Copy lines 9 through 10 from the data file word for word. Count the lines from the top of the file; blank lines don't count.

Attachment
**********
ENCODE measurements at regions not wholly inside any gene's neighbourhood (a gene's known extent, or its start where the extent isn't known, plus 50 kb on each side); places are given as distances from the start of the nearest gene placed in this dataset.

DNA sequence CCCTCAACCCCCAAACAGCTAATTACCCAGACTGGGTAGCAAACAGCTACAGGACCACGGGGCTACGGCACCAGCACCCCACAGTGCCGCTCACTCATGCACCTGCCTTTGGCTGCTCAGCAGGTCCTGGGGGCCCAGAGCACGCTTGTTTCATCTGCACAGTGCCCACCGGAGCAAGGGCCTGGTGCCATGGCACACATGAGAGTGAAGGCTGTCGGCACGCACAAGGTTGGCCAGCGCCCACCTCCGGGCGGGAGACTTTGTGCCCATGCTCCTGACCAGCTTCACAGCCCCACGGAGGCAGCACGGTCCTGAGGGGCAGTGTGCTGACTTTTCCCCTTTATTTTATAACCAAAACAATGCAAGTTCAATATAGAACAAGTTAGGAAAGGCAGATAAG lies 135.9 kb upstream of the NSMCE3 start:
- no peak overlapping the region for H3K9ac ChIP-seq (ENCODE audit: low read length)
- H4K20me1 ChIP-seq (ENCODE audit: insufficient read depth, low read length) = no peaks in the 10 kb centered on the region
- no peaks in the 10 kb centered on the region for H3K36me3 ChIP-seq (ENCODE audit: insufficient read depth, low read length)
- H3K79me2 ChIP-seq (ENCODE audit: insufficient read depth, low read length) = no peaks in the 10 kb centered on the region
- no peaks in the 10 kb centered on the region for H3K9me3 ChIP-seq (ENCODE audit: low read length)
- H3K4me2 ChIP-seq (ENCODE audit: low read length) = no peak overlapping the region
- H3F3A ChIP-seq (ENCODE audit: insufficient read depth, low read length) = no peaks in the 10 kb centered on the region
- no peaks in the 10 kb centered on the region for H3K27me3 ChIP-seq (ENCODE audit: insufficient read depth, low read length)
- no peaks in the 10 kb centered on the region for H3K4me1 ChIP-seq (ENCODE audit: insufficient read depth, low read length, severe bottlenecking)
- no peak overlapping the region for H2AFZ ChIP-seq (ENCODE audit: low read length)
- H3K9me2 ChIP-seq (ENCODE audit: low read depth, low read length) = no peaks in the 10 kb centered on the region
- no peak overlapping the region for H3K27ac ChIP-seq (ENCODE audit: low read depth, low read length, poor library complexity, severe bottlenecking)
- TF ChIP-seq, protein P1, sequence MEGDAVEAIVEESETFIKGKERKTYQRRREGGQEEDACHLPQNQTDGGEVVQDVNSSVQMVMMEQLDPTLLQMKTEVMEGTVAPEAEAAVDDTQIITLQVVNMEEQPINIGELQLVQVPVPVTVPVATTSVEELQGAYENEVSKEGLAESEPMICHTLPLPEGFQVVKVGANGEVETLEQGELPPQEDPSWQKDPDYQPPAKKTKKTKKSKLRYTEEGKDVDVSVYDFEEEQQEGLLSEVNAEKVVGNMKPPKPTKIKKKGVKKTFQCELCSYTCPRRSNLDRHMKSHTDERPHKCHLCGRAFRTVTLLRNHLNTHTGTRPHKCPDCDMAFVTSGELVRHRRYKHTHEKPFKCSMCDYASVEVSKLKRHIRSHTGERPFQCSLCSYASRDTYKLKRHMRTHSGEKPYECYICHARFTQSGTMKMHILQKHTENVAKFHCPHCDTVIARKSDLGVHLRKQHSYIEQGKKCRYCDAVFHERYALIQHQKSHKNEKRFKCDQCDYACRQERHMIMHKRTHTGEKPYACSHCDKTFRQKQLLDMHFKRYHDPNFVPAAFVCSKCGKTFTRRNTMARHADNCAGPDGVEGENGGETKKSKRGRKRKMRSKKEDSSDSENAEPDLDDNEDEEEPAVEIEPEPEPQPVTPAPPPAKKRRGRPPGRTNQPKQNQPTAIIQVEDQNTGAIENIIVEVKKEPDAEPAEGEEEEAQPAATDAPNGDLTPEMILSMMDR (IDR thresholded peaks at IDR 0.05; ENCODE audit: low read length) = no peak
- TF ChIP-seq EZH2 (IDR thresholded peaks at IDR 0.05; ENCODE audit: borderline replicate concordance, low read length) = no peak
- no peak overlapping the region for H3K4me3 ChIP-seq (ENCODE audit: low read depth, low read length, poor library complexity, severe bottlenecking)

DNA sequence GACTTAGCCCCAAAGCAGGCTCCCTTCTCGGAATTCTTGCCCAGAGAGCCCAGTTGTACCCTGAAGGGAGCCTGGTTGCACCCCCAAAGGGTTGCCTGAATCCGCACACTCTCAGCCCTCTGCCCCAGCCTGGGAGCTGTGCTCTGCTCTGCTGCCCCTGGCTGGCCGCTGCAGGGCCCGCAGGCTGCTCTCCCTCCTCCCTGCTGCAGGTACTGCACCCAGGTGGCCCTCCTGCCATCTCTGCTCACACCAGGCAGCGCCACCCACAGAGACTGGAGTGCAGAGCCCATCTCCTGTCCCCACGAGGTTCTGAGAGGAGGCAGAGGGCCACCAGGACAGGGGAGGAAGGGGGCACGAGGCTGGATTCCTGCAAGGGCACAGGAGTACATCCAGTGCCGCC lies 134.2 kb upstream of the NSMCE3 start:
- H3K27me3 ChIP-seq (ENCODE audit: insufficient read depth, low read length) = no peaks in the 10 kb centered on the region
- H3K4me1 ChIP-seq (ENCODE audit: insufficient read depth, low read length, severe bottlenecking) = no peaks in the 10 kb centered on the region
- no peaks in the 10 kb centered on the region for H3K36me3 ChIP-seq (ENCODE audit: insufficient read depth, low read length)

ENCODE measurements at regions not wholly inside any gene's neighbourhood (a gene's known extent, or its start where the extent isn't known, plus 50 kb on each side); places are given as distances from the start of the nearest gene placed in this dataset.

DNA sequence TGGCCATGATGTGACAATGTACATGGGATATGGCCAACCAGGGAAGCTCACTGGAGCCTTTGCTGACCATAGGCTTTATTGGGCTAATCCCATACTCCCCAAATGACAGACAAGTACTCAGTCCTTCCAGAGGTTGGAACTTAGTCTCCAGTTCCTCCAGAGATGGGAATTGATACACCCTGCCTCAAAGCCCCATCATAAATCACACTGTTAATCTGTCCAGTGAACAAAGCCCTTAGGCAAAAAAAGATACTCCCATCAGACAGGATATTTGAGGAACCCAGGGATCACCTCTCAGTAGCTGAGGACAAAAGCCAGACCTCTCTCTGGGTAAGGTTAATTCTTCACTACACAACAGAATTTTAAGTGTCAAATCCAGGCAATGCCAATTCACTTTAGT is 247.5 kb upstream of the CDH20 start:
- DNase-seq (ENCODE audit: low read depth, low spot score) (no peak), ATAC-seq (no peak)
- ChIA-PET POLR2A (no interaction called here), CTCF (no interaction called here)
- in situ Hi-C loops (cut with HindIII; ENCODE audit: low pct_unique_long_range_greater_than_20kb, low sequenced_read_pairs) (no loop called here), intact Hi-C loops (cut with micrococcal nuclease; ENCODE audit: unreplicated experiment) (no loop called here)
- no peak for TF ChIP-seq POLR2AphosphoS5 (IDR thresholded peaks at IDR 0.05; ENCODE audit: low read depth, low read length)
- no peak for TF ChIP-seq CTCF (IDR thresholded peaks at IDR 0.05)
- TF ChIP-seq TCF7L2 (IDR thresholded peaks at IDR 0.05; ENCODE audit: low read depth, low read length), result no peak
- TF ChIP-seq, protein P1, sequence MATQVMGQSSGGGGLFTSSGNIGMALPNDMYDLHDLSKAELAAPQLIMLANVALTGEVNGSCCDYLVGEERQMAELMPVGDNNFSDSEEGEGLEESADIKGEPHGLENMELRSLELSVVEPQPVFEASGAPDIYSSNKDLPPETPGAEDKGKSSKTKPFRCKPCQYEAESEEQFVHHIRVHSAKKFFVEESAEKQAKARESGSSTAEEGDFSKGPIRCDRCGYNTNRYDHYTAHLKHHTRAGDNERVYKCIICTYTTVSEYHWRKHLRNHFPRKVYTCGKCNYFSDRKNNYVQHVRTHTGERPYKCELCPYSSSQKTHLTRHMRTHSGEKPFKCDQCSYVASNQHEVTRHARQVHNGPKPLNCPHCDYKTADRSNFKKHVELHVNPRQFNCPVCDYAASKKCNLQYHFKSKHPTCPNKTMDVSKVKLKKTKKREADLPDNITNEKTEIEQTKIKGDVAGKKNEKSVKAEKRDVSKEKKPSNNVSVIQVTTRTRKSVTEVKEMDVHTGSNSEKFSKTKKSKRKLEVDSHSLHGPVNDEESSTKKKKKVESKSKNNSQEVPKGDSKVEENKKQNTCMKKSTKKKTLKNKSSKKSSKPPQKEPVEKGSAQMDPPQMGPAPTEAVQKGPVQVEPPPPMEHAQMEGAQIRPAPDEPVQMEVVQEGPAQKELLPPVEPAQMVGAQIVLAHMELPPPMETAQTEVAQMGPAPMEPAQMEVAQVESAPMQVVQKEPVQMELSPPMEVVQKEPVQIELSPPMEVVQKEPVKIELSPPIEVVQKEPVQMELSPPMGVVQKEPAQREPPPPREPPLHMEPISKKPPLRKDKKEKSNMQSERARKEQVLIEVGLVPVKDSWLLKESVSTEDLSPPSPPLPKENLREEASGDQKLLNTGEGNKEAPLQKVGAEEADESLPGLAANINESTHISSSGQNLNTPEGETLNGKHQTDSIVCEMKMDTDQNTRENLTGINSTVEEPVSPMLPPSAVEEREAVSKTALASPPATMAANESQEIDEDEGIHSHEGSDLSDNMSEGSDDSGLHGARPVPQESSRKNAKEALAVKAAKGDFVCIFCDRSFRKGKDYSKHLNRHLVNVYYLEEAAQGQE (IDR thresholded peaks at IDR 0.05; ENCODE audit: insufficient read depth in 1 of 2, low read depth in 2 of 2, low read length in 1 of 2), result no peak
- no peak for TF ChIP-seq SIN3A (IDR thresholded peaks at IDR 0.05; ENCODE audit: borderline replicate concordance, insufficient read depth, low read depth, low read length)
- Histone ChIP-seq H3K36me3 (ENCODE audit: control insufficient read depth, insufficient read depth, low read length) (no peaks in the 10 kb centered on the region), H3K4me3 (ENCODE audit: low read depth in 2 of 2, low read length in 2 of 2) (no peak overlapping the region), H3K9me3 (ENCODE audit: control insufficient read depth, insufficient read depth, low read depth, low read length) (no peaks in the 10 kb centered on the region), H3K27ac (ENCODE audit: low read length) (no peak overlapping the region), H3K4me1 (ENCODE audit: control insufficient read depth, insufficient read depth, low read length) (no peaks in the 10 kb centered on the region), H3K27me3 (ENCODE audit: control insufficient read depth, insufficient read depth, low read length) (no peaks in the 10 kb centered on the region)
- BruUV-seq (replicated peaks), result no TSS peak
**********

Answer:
- H3F3A ChIP-seq (ENCODE audit: insufficient read depth, low read length) = no peaks in the 10 kb centered on the region
- no peaks in the 10 kb centered on the region for H3K27me3 ChIP-seq (ENCODE audit: insufficient read depth, low read length)